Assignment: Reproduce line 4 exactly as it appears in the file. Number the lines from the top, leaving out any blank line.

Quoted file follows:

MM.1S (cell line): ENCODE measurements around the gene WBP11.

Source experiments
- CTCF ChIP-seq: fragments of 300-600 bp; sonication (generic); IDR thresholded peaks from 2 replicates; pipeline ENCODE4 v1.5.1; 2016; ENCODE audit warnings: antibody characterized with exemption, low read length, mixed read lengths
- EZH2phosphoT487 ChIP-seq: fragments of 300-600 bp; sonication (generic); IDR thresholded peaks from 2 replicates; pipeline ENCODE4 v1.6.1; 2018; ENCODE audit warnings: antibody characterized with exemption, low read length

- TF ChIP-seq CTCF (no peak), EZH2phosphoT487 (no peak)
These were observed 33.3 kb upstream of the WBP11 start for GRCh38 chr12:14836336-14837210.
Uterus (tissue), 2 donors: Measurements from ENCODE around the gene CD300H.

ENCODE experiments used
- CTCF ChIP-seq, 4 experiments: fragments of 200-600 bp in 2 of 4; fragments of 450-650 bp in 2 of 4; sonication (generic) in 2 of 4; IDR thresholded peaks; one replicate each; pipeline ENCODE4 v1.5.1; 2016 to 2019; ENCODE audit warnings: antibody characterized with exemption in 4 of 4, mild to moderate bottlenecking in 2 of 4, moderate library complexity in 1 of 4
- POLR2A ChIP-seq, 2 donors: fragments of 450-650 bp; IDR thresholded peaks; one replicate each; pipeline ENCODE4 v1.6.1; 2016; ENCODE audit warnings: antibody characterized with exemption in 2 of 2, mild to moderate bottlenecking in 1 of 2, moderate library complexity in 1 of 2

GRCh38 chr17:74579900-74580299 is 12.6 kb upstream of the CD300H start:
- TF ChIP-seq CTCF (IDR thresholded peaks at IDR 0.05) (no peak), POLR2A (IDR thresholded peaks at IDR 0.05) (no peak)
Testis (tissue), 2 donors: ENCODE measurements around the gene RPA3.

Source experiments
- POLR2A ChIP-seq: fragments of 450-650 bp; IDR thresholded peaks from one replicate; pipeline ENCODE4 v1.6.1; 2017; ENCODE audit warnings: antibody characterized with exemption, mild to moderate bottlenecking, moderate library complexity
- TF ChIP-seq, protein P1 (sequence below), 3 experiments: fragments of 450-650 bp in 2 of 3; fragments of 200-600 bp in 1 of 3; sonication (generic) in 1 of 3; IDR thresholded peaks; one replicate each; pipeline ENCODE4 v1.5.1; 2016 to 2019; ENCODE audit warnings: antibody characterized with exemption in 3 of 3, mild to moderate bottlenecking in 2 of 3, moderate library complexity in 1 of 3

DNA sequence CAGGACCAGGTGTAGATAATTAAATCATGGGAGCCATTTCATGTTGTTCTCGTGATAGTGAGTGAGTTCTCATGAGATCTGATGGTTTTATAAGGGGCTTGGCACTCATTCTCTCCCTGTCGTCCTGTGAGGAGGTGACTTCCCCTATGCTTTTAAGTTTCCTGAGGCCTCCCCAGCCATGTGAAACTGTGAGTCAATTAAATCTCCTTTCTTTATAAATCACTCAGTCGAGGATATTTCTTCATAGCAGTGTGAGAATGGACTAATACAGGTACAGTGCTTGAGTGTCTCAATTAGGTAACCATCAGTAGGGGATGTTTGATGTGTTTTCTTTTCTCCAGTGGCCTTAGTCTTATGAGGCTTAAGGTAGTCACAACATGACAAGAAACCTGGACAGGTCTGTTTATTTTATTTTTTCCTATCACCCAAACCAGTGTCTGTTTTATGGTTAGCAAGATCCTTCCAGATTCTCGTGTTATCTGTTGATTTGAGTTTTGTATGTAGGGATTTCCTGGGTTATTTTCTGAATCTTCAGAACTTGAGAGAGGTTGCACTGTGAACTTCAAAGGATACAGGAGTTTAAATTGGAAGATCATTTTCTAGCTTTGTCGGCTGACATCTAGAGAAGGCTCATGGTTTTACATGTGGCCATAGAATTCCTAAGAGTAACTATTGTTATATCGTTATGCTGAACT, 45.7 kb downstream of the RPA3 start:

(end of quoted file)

- EZH2phosphoT487 ChIP-seq: fragments of 300-600 bp; sonication (generic); IDR thresholded peaks from 2 replicates; pipeline ENCODE4 v1.6.1; 2018; ENCODE audit warnings: antibody characterized with exemption, low read length